I think at this point we are getting rid of that which will be our society’s legacy. We are going in the wrong direction. One wonders what we’ll do without the thing that really brings a lot of people joy. When we are moving to a joyless and cultureless society, it makes you wonder about the point of society to begin with.
Q: What about the work that you have done in other countries, as a conductor?
A: I’ve been all around. I worked a little bit with University of Notre Dame Glee Club and the Yale Pro Musica in London, across Europe, Israel and I worked a little bit with two orchestras in China.
It’s wonderful to get outside of our borders and experience culture in different contexts.
We know how someone is going to react for the most part to a piece of music we perform in Miami or when we perform it in Ohio. We really don’t know how it is going to be taken when we perform it at St. Paul’s Cathedral in London or when we perform it in Germany because there is such a different frame of reference.
It is always exciting, when abroad, to see the different reactions that people have to music that we know how our audiences will react to.
Q: Did you do that for a period of years before starting Seraphic Fire?
A: Most of my international work was done while I was in school.
Q: Have you visited places outside the US with the choir and orchestra?
A: No, we’ve not taken the choir international yet.
Q: Is that something that you plan to do?
A: It is certainly in our five-year plan.
Q: What do you think having international exposure can do for the choir?
A: I think bringing something like Seraphic Fire, which is really very high quality music and brings together some of the best musicians from around the country, it’s an all-star group from the United States, it really shows off not only Miami and the chorus, but shows European audiences, shows South and Central American audiences, show Asian audiences that the United States has really come into its own in terms of the maturity of its arts, of its vocal music.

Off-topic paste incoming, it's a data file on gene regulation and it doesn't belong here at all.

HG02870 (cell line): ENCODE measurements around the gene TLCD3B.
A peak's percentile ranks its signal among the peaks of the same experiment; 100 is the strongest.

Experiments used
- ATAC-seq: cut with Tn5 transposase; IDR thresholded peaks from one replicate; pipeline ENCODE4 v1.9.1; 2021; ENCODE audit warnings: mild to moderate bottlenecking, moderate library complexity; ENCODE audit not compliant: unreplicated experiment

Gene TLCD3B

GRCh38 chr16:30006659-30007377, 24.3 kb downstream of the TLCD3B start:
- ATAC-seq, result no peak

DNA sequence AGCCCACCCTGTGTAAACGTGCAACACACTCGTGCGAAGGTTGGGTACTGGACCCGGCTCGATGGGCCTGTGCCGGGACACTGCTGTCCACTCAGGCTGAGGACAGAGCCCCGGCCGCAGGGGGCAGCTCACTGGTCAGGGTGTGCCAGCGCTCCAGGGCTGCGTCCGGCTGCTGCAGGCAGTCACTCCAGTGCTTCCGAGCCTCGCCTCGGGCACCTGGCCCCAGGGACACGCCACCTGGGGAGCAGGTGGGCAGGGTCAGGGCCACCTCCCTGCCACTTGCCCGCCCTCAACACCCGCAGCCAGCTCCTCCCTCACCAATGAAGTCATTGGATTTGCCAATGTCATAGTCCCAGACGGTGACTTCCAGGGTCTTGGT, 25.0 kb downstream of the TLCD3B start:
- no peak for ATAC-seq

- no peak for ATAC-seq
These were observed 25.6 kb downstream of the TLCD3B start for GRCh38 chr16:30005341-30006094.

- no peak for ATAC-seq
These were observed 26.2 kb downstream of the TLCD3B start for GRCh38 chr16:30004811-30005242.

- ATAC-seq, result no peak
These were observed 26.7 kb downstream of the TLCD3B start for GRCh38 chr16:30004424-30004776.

Until about 40 years ago, the concept of the professional chorus really didn’t exist in this country. We’re now maturing as an arts community that we have professionals performing the great choral works of the world. I think that we have proven ourselves with orchestras. We’ve proven ourselves with dance and I think taking an ensemble like Seraphic Fire internationally shows the rest of the world just what we nationally can accomplish.
Q: What are the plans for the choir and orchestra in the next two years?
A: First, next month we are recording our first produced CD. We have a number of CDs, most of which are based on live recorded sessions. We’re traveling to Michigan to record Claudio Monteverdi’s "Vespers of 1610." We are recording it with a Grammy-winning producer and recording team to release on a label. It will be released in 2010 for the 400th anniversary of the publication of this monumental piece of music.
We are in tour in a month in the Midwest. There will be a lot more touring in the future. We are still working on our future touring plans, but we’re managed by Herbert Barrett Management out of New York. They set up a lot of domestic touring for us. I think next year a lot of our focus is going to be on really having a great start to the Miami Choral Project and also having a few more collaborations between both Seraphic Fire and Firebird.
We are performing (George Frideric) Handel’s "Israel in Egypt" next year, which is a really wonderful piece of music for double chorus and orchestra, the weekend before Passover. That’s one of the things I’m really excited about.
At the end of the next season, we will be releasing a CD and performing the Monteverdi Vespers. We’re opening with beautiful music by (Giovanni Pierluigi da) Palestrina. The orchestra will be playing (Antonio) Vivaldi’s "Four Seasons" next year. It’s going to be a really exciting year for us.